Climate change and urbanization have increased disaster risk in cities and urged the need for effective disaster risk management and risk-informed urban planning. However, up-to-date data that can support risk assessments is often lacking. The ever increasing spatial and temporal resolution of remote sensing sensors offers tremendous opportunities to support risk assessments in cities. In a pilot project for the coastal city of Monastir, Tunisia, multi-temporal optical remote sensing and spatial analysis have been used to support the assessment of current and future exposure, vulnerability, and risk associated with flash floods and coastal erosion.
The fronts of two rock glaciers located in South Tyrol (Italian Alps) failed on 13 August 2014, initiating debris flows in their downslope channels. A multimethod approach including climate, meteorological, and ground temperature data analysis, aerial image correlation, as well as geotechnical testing and modeling, led to the reconstruction of the two events. An integrated investigation of static predisposing factors, slowly changing preparatory factors, and potential triggering events shed light on the most likely reasons for such failures. Our results suggest that the occurrence of front destabilization at the two rock glaciers can only partly be explained by the occurrence of heavy rainfall events.
Creating Transdisciplinary Teaching Spaces. Cooperation of Universities and Non-University Partners to Design Higher Education for Regional Sustainable Transition
Using the interdisciplinary certificate programs on sustainable development offered by the German Universities of Tübingen and Duisburg-Essen as case studies, we analyze the potentials and challenges of teaching programs on sustainable development for promoting regional transition. Leaning on the multi-level-perspective-approach, we have used qualitative interviews to shed light on the design of cooperation between the university and regional partners as well as the creation and integration of transdisciplinary learning spaces. This paper shows that the impact of such teaching formats on the regional transition consists primarily of awareness and network building.
Scientists and practitioners are invited to submit abstracts to the INQUIMUS ‘on tour’ workshop for Transformational risk management and Loss & Damage: What are suitable approaches for assessing climate-related (residual) risks?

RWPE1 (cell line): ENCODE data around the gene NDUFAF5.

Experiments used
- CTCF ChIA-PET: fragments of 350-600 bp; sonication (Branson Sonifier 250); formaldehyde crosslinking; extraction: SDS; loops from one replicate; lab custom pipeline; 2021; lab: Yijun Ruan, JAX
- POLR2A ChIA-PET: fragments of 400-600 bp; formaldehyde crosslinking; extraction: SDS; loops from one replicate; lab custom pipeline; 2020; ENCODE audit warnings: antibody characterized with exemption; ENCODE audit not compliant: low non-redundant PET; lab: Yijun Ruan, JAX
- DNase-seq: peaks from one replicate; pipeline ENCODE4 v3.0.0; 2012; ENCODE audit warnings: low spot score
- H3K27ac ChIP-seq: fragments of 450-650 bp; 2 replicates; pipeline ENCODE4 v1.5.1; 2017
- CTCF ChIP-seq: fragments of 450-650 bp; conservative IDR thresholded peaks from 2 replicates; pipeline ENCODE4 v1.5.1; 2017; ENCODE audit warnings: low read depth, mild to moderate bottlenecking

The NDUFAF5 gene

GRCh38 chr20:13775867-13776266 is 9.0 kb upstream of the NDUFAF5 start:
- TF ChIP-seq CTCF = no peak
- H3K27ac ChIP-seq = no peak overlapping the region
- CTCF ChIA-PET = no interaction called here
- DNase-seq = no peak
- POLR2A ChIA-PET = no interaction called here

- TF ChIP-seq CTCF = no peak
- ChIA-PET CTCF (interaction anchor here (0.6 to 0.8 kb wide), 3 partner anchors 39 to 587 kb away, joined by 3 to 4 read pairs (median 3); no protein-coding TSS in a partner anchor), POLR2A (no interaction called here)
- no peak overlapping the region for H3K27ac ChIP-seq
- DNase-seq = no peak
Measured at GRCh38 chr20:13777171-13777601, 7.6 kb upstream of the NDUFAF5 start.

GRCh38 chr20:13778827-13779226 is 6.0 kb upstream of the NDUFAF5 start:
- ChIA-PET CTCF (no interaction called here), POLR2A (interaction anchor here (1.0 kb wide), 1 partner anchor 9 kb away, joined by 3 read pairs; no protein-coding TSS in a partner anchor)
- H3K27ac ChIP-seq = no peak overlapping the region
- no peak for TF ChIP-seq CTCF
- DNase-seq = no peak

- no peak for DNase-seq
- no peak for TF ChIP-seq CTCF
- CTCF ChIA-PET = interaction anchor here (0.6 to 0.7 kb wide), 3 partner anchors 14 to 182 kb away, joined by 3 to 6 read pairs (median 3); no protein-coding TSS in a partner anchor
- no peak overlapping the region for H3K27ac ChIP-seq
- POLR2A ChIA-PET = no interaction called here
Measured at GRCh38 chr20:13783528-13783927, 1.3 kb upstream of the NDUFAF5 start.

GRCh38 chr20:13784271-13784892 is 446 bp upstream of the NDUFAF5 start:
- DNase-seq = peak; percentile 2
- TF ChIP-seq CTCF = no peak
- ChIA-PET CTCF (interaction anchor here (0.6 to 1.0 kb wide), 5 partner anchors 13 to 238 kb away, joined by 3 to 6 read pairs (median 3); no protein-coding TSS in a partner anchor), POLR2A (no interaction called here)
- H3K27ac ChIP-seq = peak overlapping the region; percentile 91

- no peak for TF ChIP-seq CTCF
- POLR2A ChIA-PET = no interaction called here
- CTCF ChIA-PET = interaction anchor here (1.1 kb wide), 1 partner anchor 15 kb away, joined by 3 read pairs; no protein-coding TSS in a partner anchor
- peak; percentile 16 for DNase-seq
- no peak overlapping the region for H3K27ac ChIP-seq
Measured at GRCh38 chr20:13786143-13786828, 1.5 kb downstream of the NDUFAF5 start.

Previously hosted by UNU-EHS in 2019, the INQUIMUS workshop will take place from 30 November to 2 December 2021 at International Institute for Applied Systems Analysis (IIASA), in Laxenburg, Austria.
“Forced Migration and Refugee Studies: Networking and Knowledge Transfer” (FFVT) – The Facebook group is now online!
The project “Forced Migration and Refugee Studies: Networking and Knowledge Transfer” (FFVT) is committed to strengthening interdisciplinary refugee and refugee research. Until now, the research field has largely lacked an institutional foundation (with professorships, degree programmes, etc.).
Displaced people face many challenges when integrating into the labor market in their host communities. They are also more likely than the host population to be employed in sectors that are highly impacted by the COVID-19 pandemic, such as manufacturing, accommodation, and food services. And they are mostly employed informally, and thus have no job security or access to social safety nets during the COVID-19 related economic downturn.
The COVID-19 pandemic is a global human health crisis that is deeply intertwined with the global biodiversity crisis. It originated when a zoonotic virus spilled over from wild animals to humans. Viruses can spread easily in disturbed ecosystems, and with increasing contact between humans and wildlife the risk of contagion grows. Conservation is crucial to reduce the risks of future pandemics, but the current pandemic also impacts on conservation in many ways.
In this Briefing Paper we suggest strategies to alleviate the pandemic’s adverse effects on conservation in the Global South. Many zoonoses originate there, and livelihoods are strongly dependent on natural resources. The paper considers the pandemic’s overarching economic implica-tions for protected and other conserved areas, and specific ramifications for the tourism and wildlife trade sectors, which are closely related to these areas.
To avoid catastrophic effects on natural and human systems, bold action needs to be taken rapidly to mitigate climate change. Despite this urgency, the currently implemented and planned climate mitigation policies are not sufficient to meet the global targets set in Paris in 2015. One reason for their current inadequate rollout is their perceived negative distributional effects: by increasing the price of goods, climate mitigation policies may increase both poverty and inequality. In addition, they may disrupt labour markets and increase unemployment, especially in sectors and areas dependent on fossil fuels. As a result, public protests in many countries have so far blocked or delayed the implementation of climate policies.
“Restore Our Earth!” is the theme and rallying cry for this year’s Earth Day on 22 April. This is not something that can be achieved on a single day. According to UN Secretary-General António Guterres and pertinent scientific reports, humanity has just under a decade left to take the necessary measures. If the 1920s were captured as “années folles”, “goldene Zwanziger” or “Roaring Twenties” in Western narratives, the decade that now lies before us might go down in history as the “Green Twenties” – and from a global perspective as well!